Music Tapes performed at the Vera Project on Thursday, Feb. 20. Photo by Garrett Mukai.
Last night's show was, hands down, one of the most bizarre shows I've ever witnessed. Believe you me, I have seen a lot of weird shit go down on a stage...but nothing quite like this. Your Heart Breaks, Clyde Petersen's songwriting project, opened. While I was standing there being charmed by Clyde's stage banter (which I like at least as much as, if not more than, her songs themselves), I saw a distinguished-looking gentleman wearing a green blazer walk up behind me to listen to the music. Because I was probably the fourth-oldest person in the room-- the median age in that crowd was about 18-- I admit, I made an erroneous assumption. "Aww," I thought to myself, "someone's dad wouldn't let them come to a show alone."
Surprise! Turns out that guy was not someone's overprotective papa at all, but Brian Dewan, one of those artists who write jarring, abrasive songs with lyrics about as subtle as getting hit in the face with a tire iron. The dude practically abused the old autoharp he played, strumming it so hard I thought the thing might just give up and break, all whilst singing songs in a surprisingly pleasant voice. Except the songs were about the end of the universe. And putting your money where your mouth is. Literally. "Eat it!" he shouted. "Eat it!" I was flummoxed. Happily, he took breaks from the autoharp abuse to play the accordion, though the instrumentals seemed more of a cursory, deliberately obnoxious accompaniment to his weird-ass poetry than actual music. Then, when it was over, I overheard somebody meowing (yes. Like a cat). Then I saw Julian Koster walk by, carrying a plastic camel attached to the end of a stick, with a little hollowed-out bowl where its hump should've been. I laughed-- but then again, I have a tendency to quack like a duck when I'm irritated. Obviously, we weirdos were all in the right place.Nana Grizol, on the other hand, was the most "normal" (if you will) act of the evening. A big band with trumpet, baritone trumpet, clarinet, harmonica, a shitload of stringed instruments and two drummers. Though skeptical at first, I eventually decided that the band's bright, brassy pop songs and exuberant optimism were quite charming; meanwhile, the crowd bobbed along to the music like quail. Adorable.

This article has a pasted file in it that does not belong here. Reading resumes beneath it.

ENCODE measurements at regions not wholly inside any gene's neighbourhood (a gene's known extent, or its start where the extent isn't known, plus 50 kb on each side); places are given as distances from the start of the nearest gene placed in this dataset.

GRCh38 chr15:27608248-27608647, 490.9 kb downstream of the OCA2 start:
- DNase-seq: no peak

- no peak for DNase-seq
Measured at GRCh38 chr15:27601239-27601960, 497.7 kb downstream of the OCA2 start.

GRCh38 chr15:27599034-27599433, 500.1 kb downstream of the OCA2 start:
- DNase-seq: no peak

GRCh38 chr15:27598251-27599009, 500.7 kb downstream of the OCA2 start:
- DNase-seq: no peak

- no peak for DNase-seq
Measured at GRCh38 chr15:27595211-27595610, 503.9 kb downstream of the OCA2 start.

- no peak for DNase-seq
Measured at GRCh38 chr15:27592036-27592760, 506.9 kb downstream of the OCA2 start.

Afterward, Brian Dewan returned and projected a series of illustrations that told a fable, which he narrated, about a cock and hen. I'll save you some time and just tell you that everyone dies at the end. There were some uncertain chuckles. Nobody seemed to know what to make of that dude. I still don't.
Then the Music Tapes came out; first, Julian Koster played a song by himself, but then some of the folks in Nana Grizol came out to support. It's easy to belittle the Music Tapes for their experimental, whimsical ways, but live, it's quite an enjoyable spectacle. I mean, Julian made a drum out of a giant soup pot and a drumstick out of a small electric blue dodgeball, bouncing the thing in time to the music. It doesn't get much better than that.